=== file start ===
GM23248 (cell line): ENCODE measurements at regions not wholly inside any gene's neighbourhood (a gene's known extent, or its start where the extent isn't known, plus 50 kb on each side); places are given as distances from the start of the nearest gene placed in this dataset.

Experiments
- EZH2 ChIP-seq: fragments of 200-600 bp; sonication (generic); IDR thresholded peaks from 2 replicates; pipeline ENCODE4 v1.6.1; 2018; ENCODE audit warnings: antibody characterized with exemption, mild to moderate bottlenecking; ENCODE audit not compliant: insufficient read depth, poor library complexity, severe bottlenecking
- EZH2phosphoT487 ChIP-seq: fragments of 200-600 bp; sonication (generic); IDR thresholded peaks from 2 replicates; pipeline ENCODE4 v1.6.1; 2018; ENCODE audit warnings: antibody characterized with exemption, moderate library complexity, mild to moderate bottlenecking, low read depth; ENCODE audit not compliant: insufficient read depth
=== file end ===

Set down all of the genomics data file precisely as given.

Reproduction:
GM23248 (cell line): ENCODE measurements at regions not wholly inside any gene's neighbourhood (a gene's known extent, or its start where the extent isn't known, plus 50 kb on each side); places are given as distances from the start of the nearest gene placed in this dataset.

Experiments
- EZH2 ChIP-seq: fragments of 200-600 bp; sonication (generic); IDR thresholded peaks from 2 replicates; pipeline ENCODE4 v1.6.1; 2018; ENCODE audit warnings: antibody characterized with exemption, mild to moderate bottlenecking; ENCODE audit not compliant: insufficient read depth, poor library complexity, severe bottlenecking
- EZH2phosphoT487 ChIP-seq: fragments of 200-600 bp; sonication (generic); IDR thresholded peaks from 2 replicates; pipeline ENCODE4 v1.6.1; 2018; ENCODE audit warnings: antibody characterized with exemption, moderate library complexity, mild to moderate bottlenecking, low read depth; ENCODE audit not compliant: insufficient read depth